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    Highlights of the ICANNWatch Archive
    (June 1999 - March 2001)

    This discussion has been archived. No new comments can be posted.
    Vint Cerf has a different model | Log in/Create an Account | Top | 10 comments | Search Discussion
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    Re:Vinton Cerf Shocked at the Registrar Scams
    by Anonymous on Sunday April 23 2006, @01:11PM (#16719)
    “Add/drop” abuse is everybody’s problem.
    We Americans have a big problem – actually it’s everybody’s problem — and it has something in common with the .EU Landrush abuse I just finished writing about – no one wants to talk about it. The problem I’m talking about is abuse of the ADD Grace Period (AGP) by a number of key registrars right here in the good ole U.S.A.

    The AGP is a five day window during which a newly registered domain name can be deleted or dropped and the registration fee is then refunded by the Registry. The original intent of the AGP was to provide a mechanism for Registrars and registrants to correct mistakes, reverse fraudulent registrations, etc. That original intent has gone astray - because today the AGP is being misused in a large way. I call it the add/drop scheme.

    The add/drop scheme hurts all Internet users.
    Millions of good .COM domain names – on any given day over 3.5 million and climbing — are unfairly made unavailable to small businesses and others who would actually register and use them in ways for which the names were intended. Many times businesses accidentally let their domain names expire. When they go to renew them, they find they have been snapped up – and taken away with a huge expensive hassle to follow – by an add/drop registrar.

    It’s important to first understand the awesome size of the problem.
    On the 31st day of March 2006, approximately 764,672 .COM names were registered. Of these names, after the five day AGP period expired, only 61,169 .COM names were actually retained.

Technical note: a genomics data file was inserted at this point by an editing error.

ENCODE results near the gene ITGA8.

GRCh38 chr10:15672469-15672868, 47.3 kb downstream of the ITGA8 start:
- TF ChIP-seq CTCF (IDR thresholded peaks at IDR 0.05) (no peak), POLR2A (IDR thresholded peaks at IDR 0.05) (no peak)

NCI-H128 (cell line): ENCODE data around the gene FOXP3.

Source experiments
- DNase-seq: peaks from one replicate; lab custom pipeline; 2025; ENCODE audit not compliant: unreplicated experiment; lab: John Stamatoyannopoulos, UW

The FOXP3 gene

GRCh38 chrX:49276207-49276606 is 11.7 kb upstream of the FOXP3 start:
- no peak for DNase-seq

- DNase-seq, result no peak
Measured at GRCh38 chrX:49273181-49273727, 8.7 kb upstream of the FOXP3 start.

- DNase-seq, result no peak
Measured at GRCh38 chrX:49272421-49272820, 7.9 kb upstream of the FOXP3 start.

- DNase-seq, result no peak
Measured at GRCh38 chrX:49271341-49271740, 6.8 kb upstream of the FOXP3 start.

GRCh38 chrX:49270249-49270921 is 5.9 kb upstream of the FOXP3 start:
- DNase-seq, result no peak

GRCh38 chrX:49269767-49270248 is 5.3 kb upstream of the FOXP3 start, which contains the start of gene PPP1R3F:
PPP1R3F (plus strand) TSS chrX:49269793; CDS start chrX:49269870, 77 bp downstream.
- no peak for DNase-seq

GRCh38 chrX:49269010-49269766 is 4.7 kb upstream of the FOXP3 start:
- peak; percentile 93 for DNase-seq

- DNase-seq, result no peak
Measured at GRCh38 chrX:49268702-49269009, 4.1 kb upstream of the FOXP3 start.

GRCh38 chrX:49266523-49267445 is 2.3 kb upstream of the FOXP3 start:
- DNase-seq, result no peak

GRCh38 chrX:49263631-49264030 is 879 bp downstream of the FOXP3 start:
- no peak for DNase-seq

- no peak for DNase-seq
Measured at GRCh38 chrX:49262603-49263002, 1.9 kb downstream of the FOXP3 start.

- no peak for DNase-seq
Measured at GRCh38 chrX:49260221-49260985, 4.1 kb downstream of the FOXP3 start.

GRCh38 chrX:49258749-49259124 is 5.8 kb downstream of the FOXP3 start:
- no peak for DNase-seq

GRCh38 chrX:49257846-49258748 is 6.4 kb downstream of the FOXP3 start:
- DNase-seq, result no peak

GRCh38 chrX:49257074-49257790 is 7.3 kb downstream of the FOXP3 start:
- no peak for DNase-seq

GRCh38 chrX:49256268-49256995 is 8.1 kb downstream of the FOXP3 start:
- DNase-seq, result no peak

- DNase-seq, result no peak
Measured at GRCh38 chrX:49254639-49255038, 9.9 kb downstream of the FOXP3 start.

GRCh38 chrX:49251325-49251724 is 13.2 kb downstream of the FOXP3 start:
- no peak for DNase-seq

So, of the 764,672 names registered on March 31st, 703,503 — or 92% — were dropped just before the grace period expired. The lion’s share – perhaps 99% — were dropped by registrars participating in the add/drop scheme.

    During the week of March 27 — April 2, 2006, 5,822,881 .COM names were registered. Of those names, only 455,918 .COM names were actually retained after the grace period expired.

    Of the .COM names registered during the above week 5,366,963 – or 92.1% — were dropped during the grace period. Once again, at least 99% of these were dropped by registrars participating in the add/drop scheme.

    The scheme is skyrocketing in scope.
    Right now, I estimate there are more than 3,500,000 .COM names tied up in the add/drop scheme on any one day. To put this in perspective, consider that on April 2, there were a total of 48,868,756 .COM names registered worldwide.

    From March 2005 to March 2006 the scheme increased FIFTEEN FOLD!
    During the month of March 2005 a total of 3,243,967 .COM names were registered. Of these, 1,851,778 were dropped during the grace period – most were part of the add/drop scheme.

    The scheme exploded in just a single year.
    Things changed drastically in just one year. During March 2006, a whopping 29,894,290 .COM names were registered. Of these, 92.5% or 27,660,668 were dropped just a moment before the grace period expired – again more than 99% were part of the add/drop scheme.

    So in one year the scheme increased fifteen fold! In fact, it is so lucrative that more companies are joining the scheme each and every day! And we are also now seeing this activity with .NET and .ORG as well.

    Unless the add/drop scheme is checked the problem will assume gigantic proportions.
    By now, I hope I have your attention that this indeed is a significant problem — and that the scope is starting to assume gigantic proportions. First, it’s important to understand why the add/drop scheme even exists.
    [ Reply to This | Parent ]
    Re:Vinton Cerf Shocked at the Registrar Scams by Anonymous

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